"What is this?" Elsa asked.

"It's the castle. I live there!" the girl chirped.

"No, this isn't where I wanted to go," Elsa pulled away, and dodged when the girl grabbed at her again. "I, I meant where the king and queen live."

The girl made a face. "We haven't got a king and queen around here, and this is the only castle. You really don't know very much, do you? Come on, my mama's inside." She started towards the steps. Elsa stood paralyzed. Then one of the dogs barked, and she raced forward, clutching the girl's shirt.

Where in the world was she?

"Mama!" the girl bellowed once they were in the doors. She was suddenly off running, and Elsa scrambled to keep up. They ended up in a kitchen, where a large woman with a craggy face was rocking near the fire and smoking a pipe.

"—going on about...oh!" she cried she saw Elsa. "What in the world is this? What have you done now?"

"I found an ice fairy!" the girl crowed. "See?" She grabbed Elsa's wrist and touched her hand to the table leg. Instantly frost enveloped it. "I'm keeping her."

"Stop that!" Elsa cried, jerking her hand back. The girl was smiling, and the woman had dropped her pipe, and Elsa just wanted to hide.

"What in Heaven's good name is this?" the woman asked, scratching at the frost. Shame, greater almost than the fear, overtook her, and she began to cry.

"I can't make it stop," she whimpered.

"Oh dear, oh dear." The woman scooped her up and held her tight to her chest. "There now, dear, don't you worry about a bit of ice. There's a fire right here to melt it." She ran a soothing hand down Elsa's back, hummed a lullaby in her ear, and Elsa just fell apart. She was so tired, so confused, so hurt and frightened. She sobbed and squeezed and cried and clutched until she was weak and trembling. "Just let it out, that's right, dear."

She did for a good, long time.

When Elsa had finally calmed down, her sobs reduced to sniffles and hiccups, the woman set her back on the ground. "There, now," she said, patting Elsa's hip. "There's a girl. I've got chores to do, and I need to think about all this besides, so you two go play, hm?"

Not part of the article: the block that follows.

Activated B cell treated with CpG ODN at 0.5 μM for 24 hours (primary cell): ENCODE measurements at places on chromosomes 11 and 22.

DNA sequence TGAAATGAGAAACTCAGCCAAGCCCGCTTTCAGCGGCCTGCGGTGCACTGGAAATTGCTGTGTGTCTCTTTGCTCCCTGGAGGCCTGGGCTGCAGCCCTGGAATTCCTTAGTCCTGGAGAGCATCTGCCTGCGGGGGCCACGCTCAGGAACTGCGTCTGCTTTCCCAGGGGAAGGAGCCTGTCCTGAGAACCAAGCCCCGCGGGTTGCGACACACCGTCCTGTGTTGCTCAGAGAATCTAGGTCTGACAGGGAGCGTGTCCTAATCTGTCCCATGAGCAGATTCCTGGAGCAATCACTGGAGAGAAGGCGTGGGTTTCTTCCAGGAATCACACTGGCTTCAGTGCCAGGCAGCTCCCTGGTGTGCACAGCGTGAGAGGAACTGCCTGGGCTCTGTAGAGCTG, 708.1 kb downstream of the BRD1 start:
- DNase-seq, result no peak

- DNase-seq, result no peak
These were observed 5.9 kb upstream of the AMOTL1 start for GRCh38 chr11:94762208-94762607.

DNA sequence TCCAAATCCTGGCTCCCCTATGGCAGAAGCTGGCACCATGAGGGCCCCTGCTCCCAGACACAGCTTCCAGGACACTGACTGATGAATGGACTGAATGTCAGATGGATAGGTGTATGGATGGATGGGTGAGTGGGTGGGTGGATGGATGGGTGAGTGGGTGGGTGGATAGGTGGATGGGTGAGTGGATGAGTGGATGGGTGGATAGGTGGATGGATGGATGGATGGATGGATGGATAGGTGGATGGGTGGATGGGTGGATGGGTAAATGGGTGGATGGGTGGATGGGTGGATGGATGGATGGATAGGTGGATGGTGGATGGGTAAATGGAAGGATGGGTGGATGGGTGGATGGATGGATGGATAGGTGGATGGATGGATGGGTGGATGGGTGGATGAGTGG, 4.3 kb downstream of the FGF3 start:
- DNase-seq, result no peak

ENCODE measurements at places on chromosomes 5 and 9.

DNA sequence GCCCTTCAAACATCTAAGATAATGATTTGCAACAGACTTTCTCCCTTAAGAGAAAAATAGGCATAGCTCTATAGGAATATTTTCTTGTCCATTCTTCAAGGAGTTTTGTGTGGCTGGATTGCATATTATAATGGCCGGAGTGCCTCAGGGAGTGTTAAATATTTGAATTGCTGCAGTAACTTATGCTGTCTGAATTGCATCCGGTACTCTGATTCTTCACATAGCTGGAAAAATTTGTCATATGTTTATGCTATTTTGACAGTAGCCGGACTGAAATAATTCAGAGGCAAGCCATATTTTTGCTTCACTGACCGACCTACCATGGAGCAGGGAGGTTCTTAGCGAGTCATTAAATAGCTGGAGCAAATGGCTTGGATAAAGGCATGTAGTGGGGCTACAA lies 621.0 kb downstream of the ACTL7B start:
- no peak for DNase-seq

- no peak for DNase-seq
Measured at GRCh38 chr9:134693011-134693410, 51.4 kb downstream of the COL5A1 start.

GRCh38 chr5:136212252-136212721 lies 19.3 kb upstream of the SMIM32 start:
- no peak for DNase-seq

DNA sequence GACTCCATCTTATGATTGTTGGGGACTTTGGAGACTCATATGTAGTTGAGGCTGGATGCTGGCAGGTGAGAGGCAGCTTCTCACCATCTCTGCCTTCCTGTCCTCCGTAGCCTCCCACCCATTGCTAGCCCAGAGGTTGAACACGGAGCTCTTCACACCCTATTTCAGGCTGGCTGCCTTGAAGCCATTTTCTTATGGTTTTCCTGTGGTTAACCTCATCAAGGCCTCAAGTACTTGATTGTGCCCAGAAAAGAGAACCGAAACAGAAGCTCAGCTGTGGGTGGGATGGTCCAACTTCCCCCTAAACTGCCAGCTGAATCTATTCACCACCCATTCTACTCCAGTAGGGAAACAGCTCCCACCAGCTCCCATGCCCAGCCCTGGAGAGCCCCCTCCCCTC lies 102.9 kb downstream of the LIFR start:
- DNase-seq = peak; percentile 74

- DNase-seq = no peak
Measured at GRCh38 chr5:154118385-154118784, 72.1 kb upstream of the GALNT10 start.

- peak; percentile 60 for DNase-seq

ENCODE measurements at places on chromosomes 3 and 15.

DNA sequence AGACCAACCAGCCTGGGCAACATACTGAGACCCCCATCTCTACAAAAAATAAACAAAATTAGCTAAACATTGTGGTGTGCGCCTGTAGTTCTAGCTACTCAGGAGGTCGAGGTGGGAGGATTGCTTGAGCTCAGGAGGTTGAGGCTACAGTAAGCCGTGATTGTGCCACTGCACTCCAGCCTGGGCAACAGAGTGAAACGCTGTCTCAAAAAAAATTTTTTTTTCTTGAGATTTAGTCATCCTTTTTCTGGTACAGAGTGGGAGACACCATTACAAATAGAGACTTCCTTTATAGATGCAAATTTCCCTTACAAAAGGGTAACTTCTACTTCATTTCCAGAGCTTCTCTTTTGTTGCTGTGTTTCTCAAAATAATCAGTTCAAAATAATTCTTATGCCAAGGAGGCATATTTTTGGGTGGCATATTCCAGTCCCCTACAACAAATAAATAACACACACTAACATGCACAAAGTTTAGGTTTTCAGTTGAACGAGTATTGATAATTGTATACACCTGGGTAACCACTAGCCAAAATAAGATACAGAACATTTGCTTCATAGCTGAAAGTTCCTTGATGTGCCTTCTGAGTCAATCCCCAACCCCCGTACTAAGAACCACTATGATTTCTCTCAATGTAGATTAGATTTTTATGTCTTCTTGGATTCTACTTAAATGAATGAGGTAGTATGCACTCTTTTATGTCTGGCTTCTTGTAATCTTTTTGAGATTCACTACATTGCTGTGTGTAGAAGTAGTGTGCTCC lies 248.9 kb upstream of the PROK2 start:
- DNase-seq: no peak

"Yes! Come see, come see what I've got!" The girl grabbed Elsa's hand again and dragged her deeper into the crumbling castle. Elsa's legs were still trembling and untrustworthy, but the girl forced her forward. Every once in a while she would stop and point out some scratch or dent she had apparently made, or would take Elsa to see some animals she had caught and now kept locked up, including an entire flock of pigeons, some rabbits, and a particularly angry badger.

Through it all the girl kept Elsa close. Every time she tried to wiggle away the girl would just grab her again, winding an arm around her neck or her waist or her elbow, or plucking at her sleeves and skirt and hair. It made it difficult to see, and more difficult to walk.

She noticed, however, scattered piles of the most random collection of items she had ever seen. Large nets that looked like they had been ripped from fishing boats, a full summer wardrobe that looked like it belong to a rich, thin woman, two bicycles (one missing the front wheel, and the other its handlebars), a frame with scraps of a painting still clinging to the edges, carriage wheels with no carriage, and an enormous brass globe.

"Where did you get all of this?" she asked.

"From people that come through the forest."